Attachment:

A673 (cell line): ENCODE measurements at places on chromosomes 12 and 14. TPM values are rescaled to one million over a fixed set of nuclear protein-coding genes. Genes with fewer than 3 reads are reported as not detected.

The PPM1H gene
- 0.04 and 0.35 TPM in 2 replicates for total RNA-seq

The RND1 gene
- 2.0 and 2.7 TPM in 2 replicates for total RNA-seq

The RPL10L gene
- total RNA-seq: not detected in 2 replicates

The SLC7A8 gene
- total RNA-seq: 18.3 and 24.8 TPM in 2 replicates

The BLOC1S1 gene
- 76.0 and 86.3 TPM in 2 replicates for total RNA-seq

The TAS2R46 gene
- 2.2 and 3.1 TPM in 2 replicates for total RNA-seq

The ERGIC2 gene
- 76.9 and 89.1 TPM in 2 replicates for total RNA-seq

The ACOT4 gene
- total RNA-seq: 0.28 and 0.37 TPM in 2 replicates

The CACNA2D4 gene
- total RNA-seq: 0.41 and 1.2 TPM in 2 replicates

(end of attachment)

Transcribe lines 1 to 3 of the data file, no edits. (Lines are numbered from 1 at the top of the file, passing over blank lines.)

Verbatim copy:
A673 (cell line): ENCODE measurements at places on chromosomes 12 and 14. TPM values are rescaled to one million over a fixed set of nuclear protein-coding genes. Genes with fewer than 3 reads are reported as not detected.

The PPM1H gene
- 0.04 and 0.35 TPM in 2 replicates for total RNA-seq